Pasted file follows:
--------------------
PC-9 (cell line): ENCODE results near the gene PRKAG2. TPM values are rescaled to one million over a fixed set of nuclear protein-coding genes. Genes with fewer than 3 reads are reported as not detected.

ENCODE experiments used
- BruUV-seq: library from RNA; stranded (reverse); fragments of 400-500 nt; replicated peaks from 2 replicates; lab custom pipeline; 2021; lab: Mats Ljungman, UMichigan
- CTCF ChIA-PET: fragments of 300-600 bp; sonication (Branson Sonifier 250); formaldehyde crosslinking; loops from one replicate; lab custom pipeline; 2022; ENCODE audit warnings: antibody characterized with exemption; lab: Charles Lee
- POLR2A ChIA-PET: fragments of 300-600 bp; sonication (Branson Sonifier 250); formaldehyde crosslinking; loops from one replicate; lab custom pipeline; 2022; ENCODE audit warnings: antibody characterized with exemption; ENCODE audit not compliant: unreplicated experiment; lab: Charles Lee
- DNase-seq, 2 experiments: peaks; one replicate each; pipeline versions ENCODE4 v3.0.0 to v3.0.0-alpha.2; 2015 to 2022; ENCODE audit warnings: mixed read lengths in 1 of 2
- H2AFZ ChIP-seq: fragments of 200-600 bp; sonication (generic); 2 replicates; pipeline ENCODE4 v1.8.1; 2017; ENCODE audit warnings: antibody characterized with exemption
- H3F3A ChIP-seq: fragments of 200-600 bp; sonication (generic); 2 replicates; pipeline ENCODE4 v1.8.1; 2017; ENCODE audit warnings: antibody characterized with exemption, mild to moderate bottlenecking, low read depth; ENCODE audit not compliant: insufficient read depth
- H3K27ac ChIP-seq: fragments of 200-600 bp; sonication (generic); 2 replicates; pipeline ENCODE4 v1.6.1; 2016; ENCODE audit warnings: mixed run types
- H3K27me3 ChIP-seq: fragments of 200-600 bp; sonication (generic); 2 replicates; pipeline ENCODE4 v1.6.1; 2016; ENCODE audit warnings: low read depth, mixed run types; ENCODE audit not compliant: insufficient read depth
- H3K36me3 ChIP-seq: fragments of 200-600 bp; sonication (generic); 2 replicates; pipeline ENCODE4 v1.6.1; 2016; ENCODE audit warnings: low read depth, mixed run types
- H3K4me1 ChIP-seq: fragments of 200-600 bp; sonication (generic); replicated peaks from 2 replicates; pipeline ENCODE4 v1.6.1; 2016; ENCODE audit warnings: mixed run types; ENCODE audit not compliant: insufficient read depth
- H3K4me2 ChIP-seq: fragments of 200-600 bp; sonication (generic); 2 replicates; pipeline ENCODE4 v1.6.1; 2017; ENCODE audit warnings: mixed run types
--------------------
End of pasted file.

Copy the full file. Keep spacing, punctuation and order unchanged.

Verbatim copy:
PC-9 (cell line): ENCODE results near the gene PRKAG2. TPM values are rescaled to one million over a fixed set of nuclear protein-coding genes. Genes with fewer than 3 reads are reported as not detected.

ENCODE experiments used
- BruUV-seq: library from RNA; stranded (reverse); fragments of 400-500 nt; replicated peaks from 2 replicates; lab custom pipeline; 2021; lab: Mats Ljungman, UMichigan
- CTCF ChIA-PET: fragments of 300-600 bp; sonication (Branson Sonifier 250); formaldehyde crosslinking; loops from one replicate; lab custom pipeline; 2022; ENCODE audit warnings: antibody characterized with exemption; lab: Charles Lee
- POLR2A ChIA-PET: fragments of 300-600 bp; sonication (Branson Sonifier 250); formaldehyde crosslinking; loops from one replicate; lab custom pipeline; 2022; ENCODE audit warnings: antibody characterized with exemption; ENCODE audit not compliant: unreplicated experiment; lab: Charles Lee
- DNase-seq, 2 experiments: peaks; one replicate each; pipeline versions ENCODE4 v3.0.0 to v3.0.0-alpha.2; 2015 to 2022; ENCODE audit warnings: mixed read lengths in 1 of 2
- H2AFZ ChIP-seq: fragments of 200-600 bp; sonication (generic); 2 replicates; pipeline ENCODE4 v1.8.1; 2017; ENCODE audit warnings: antibody characterized with exemption
- H3F3A ChIP-seq: fragments of 200-600 bp; sonication (generic); 2 replicates; pipeline ENCODE4 v1.8.1; 2017; ENCODE audit warnings: antibody characterized with exemption, mild to moderate bottlenecking, low read depth; ENCODE audit not compliant: insufficient read depth
- H3K27ac ChIP-seq: fragments of 200-600 bp; sonication (generic); 2 replicates; pipeline ENCODE4 v1.6.1; 2016; ENCODE audit warnings: mixed run types
- H3K27me3 ChIP-seq: fragments of 200-600 bp; sonication (generic); 2 replicates; pipeline ENCODE4 v1.6.1; 2016; ENCODE audit warnings: low read depth, mixed run types; ENCODE audit not compliant: insufficient read depth
- H3K36me3 ChIP-seq: fragments of 200-600 bp; sonication (generic); 2 replicates; pipeline ENCODE4 v1.6.1; 2016; ENCODE audit warnings: low read depth, mixed run types
- H3K4me1 ChIP-seq: fragments of 200-600 bp; sonication (generic); replicated peaks from 2 replicates; pipeline ENCODE4 v1.6.1; 2016; ENCODE audit warnings: mixed run types; ENCODE audit not compliant: insufficient read depth
- H3K4me2 ChIP-seq: fragments of 200-600 bp; sonication (generic); 2 replicates; pipeline ENCODE4 v1.6.1; 2017; ENCODE audit warnings: mixed run types